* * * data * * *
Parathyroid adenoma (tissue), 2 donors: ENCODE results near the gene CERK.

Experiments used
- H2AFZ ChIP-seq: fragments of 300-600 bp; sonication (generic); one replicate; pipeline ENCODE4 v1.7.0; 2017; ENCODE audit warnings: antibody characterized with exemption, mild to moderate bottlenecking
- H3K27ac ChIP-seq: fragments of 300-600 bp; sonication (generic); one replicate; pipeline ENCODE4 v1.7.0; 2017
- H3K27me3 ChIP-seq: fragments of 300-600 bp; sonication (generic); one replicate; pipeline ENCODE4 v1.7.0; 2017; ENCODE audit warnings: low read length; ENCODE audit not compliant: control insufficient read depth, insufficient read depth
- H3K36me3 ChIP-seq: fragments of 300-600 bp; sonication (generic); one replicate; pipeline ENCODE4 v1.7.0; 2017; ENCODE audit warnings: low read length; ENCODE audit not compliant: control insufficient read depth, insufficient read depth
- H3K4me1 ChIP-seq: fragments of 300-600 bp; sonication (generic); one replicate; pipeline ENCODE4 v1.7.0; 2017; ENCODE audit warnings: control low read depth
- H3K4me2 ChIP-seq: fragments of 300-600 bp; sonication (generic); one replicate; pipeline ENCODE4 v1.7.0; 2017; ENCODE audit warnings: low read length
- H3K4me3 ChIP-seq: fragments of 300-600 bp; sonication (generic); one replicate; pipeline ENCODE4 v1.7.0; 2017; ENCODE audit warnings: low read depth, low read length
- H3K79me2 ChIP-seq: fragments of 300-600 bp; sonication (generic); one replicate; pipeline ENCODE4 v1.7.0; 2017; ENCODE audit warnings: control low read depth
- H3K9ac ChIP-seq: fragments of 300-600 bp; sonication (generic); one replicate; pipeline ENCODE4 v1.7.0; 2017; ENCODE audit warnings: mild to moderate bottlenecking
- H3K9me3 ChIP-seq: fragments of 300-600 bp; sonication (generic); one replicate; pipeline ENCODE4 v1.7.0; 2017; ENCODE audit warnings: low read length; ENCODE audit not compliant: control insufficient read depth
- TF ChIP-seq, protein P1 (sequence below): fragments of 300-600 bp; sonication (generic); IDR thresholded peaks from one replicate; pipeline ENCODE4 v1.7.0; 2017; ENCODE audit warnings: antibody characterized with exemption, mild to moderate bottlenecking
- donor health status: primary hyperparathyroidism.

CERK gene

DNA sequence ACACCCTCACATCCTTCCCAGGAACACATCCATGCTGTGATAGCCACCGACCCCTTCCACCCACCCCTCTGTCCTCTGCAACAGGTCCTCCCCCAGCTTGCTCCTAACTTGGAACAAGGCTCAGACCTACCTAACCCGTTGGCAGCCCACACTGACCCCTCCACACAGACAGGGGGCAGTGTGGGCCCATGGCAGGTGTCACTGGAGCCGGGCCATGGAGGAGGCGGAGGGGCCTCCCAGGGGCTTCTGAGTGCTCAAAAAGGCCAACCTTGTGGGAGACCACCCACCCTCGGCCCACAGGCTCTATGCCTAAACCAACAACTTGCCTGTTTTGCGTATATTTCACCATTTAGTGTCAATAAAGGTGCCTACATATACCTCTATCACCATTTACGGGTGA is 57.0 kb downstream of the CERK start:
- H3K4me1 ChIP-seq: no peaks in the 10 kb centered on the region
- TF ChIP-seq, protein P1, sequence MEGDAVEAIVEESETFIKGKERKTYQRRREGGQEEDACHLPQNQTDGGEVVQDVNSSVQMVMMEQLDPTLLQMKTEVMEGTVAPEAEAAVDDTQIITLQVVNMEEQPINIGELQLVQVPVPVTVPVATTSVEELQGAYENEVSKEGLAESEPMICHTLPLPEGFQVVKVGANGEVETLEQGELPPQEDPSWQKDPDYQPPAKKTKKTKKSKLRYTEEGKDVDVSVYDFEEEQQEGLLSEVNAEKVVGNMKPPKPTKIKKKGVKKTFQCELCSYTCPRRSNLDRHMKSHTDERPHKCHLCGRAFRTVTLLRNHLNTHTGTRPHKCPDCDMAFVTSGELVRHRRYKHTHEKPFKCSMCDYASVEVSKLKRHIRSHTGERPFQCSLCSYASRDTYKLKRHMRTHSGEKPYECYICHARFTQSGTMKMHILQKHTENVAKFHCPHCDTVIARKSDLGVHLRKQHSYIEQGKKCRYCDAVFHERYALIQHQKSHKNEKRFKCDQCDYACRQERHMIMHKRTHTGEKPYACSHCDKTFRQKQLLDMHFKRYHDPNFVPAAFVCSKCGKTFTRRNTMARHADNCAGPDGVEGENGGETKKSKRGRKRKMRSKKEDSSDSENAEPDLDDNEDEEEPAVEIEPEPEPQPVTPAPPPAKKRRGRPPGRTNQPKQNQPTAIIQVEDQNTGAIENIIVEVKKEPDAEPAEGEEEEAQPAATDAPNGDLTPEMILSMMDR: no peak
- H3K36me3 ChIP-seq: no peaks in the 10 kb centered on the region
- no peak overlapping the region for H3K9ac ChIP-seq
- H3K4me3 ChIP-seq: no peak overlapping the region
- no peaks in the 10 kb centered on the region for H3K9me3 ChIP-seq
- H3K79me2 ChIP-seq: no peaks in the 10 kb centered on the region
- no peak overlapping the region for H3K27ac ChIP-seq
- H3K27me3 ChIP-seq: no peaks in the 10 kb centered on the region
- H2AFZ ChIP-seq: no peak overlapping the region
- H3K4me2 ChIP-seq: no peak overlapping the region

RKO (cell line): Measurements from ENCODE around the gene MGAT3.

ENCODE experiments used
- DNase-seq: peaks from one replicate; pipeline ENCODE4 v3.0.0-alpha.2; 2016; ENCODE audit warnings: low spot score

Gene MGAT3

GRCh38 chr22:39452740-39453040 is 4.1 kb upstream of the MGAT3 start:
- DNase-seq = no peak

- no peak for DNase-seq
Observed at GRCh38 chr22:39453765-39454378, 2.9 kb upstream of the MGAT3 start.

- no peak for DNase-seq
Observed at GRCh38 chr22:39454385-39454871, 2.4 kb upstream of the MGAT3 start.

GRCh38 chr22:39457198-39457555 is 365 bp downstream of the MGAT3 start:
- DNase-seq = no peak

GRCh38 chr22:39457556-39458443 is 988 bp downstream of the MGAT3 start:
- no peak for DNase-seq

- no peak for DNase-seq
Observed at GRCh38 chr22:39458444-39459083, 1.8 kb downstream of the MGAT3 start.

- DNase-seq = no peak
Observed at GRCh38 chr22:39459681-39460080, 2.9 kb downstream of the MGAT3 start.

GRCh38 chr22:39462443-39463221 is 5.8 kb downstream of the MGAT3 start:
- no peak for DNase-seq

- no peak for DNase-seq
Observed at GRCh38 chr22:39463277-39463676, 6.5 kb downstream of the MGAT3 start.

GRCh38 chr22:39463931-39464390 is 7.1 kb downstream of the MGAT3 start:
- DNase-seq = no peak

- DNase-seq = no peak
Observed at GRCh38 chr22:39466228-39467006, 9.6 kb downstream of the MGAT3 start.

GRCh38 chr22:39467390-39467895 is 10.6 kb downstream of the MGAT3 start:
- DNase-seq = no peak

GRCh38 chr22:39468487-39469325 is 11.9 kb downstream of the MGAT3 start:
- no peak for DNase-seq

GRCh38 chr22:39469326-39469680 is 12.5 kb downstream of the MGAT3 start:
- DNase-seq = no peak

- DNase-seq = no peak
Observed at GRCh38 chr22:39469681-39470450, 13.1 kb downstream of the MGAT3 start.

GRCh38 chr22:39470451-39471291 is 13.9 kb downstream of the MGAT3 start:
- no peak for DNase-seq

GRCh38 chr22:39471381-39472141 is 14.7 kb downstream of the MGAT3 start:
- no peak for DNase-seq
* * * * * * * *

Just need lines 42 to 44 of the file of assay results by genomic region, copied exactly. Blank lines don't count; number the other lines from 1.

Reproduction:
- no peak for DNase-seq
Observed at GRCh38 chr22:39458444-39459083, 1.8 kb downstream of the MGAT3 start.

- DNase-seq = no peak